Black men are less likely to die if they are in prison
For some people, being in prison affords a level of health protection not available in the outside world. Does it surprise us that a new study out of North Carolina found that black men were 30 to 40 percent less likely to die than their non-incarcerated counterparts?
Black prisoners seemed to be especially protected against alcohol- and drug-related deaths; they were also less likely to die of certain chronic health conditions like diabetes and cardiovascular disease.
It isn’t the first time a study has found lower death rates among certain groups of inmates -- particularly disadvantaged people, who might get protection against violent injuries and murder.
Prisons are often the only health care provider some disadvantaged populations have access to. Prison health care is often more comprehensive and thorough than anything these people have had before – sometimes in their entire lives. That is a sobering thought considering that prisons are also the focus of media attention for their sometimes spectacularly substandard level of care – not to mention the conditions under which the inmates are often placed. Those conditions in themselves should contribute to a decline in overall health. If they don’t, that fact speaks to the utterly bleak pictures the inmates face when released.
The new study involved about 100,000 men between age 20 and 79 who were held in North Carolina prisons at some point between 1995 and 2005. Sixty percent of those men were black. Researchers linked prison and state health records to determine which of the inmates died, and of what causes, during their prison stay. Then they compared those figures with expected deaths in men of the same age and race in the general population.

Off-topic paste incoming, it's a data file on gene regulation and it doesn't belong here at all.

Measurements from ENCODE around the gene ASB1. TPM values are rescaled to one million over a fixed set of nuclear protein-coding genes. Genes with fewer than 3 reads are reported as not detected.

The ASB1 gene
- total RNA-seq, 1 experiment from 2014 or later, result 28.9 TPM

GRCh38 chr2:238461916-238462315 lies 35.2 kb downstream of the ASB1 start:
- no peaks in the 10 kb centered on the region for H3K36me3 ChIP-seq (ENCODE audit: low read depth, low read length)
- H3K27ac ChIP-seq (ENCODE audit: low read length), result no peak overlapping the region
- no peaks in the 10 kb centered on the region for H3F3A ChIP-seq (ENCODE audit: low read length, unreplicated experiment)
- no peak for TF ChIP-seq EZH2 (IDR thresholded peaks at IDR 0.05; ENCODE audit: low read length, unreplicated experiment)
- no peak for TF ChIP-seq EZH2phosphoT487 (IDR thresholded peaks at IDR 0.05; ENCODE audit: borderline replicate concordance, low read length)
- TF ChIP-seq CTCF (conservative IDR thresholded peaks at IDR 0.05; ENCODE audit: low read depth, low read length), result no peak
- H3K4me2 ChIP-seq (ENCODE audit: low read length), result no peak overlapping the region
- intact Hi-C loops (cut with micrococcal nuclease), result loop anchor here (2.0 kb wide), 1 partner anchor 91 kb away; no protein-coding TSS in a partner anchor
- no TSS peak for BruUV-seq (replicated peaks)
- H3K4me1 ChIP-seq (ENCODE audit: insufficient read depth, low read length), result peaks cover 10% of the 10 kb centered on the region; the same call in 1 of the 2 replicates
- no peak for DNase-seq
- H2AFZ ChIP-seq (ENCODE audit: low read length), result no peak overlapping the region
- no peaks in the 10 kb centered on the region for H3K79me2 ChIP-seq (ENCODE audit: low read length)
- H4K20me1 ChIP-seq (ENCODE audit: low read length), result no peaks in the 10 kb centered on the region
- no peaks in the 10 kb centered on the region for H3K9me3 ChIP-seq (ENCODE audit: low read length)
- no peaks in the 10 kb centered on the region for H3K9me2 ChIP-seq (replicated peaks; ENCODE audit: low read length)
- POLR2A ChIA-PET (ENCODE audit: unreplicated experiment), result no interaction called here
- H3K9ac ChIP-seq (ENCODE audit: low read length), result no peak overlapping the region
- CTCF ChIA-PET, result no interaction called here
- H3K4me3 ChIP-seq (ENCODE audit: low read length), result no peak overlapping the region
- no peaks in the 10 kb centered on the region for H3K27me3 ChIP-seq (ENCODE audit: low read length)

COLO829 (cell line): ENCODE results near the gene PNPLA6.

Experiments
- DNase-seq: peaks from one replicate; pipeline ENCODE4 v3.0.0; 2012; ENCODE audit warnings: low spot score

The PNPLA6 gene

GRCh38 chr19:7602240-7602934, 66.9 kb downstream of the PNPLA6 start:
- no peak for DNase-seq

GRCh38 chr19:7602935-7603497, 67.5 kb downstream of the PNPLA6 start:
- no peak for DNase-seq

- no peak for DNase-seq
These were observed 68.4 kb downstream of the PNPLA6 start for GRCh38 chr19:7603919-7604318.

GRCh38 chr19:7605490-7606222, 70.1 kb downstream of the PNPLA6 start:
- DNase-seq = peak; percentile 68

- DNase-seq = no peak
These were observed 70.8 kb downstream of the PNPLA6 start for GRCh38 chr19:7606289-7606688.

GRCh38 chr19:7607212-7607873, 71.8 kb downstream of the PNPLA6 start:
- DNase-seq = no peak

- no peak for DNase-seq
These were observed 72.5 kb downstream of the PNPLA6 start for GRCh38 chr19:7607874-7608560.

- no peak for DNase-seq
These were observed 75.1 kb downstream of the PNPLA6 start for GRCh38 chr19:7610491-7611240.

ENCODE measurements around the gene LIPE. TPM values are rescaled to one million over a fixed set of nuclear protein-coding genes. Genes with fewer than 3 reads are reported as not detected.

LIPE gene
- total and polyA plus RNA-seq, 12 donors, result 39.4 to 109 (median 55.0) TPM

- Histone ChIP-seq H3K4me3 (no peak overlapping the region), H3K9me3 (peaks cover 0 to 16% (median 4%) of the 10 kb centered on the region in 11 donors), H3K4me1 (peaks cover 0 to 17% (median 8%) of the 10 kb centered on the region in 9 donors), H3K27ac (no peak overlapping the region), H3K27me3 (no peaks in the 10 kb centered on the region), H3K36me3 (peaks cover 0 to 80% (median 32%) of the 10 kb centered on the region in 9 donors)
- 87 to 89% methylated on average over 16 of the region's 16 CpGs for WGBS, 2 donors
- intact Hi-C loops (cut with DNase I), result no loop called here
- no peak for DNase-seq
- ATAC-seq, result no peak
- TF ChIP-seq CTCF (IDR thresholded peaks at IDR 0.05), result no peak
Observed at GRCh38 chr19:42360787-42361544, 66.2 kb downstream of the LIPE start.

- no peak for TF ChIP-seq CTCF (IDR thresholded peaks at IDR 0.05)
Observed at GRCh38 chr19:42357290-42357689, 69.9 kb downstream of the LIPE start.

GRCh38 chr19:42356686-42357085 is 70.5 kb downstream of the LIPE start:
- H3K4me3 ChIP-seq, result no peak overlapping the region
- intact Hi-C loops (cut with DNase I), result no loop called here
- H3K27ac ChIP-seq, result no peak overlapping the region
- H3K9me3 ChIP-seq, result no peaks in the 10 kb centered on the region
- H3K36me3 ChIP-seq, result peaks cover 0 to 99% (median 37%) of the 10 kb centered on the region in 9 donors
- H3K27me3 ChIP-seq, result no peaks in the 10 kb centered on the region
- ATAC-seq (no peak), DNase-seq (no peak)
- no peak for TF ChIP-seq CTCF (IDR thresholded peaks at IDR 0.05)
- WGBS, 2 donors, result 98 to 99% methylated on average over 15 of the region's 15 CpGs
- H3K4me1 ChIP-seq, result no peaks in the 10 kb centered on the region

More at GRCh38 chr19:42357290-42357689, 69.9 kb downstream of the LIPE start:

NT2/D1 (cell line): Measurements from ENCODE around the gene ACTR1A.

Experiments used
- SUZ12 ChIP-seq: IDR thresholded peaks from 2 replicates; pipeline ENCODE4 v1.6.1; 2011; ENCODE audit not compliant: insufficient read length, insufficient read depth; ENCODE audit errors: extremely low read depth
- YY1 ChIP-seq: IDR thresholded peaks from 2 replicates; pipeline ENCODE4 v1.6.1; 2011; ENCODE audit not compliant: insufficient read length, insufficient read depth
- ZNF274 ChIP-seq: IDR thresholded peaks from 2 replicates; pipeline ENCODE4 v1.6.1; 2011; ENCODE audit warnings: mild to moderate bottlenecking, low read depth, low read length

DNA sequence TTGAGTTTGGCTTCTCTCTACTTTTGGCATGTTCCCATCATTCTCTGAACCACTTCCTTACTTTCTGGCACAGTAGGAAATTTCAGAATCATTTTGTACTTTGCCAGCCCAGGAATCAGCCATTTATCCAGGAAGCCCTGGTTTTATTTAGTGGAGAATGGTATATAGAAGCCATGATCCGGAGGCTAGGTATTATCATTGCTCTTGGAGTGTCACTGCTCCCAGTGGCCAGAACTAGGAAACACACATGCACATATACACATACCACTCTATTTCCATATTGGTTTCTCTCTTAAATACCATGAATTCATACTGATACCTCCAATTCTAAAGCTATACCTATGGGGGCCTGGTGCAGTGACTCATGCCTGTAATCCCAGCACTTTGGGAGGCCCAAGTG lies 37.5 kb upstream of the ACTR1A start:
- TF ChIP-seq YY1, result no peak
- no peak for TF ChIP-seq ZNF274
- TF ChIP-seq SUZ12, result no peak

Less than one percent of men died during incarceration, and there was no difference in rates of death between black and white inmates. The picture shifted dramatically, though, once the prisoners were released. For white men, the overall death rate was slightly higher -- by about 12 percent -- than in the general population, with some of that attributed to higher rates of death from infection, including HIV and hepatitis. When the researchers broke prisoners up by age, death rates were only higher for white prisoners age 50 and older.
But black men were almost twice as likely to die of diabetes, alcohol- and drug-related causes, airway diseases, accidents, suicide and murder.
The study shows up the inherent inequalities in the way our society is stratified. It is very sad that white and black men lose the equality they enjoy in health care provision once they are released. The culture of prisons affords, it seems more fairness in this regard than the culture at large.
Evelyn Patterson, who studies correctional facilities at Vanderbilt University in Nashville, Tennessee, says that if we are able to equalize or diminish the health inequalities that we see by race inside a place like prison, it should be possible to implement such stabilizing and equalizing programs in places like a poor neighborhood.
"If it can be done (in prison), then certainly it can happen outside of prison," said Patterson. The question is, how? Such programs are of necessity dubbed “entitlement” programs and have been on the front lines of budget cuts, as state after state tries to cut spending and balance the budget.
The changes, in the end, must come from the will of the people – all the people, and especially the voting public – inspired and willing to shift their priorities towards investing in their communities.
The study was published in the Annals of Epidemiology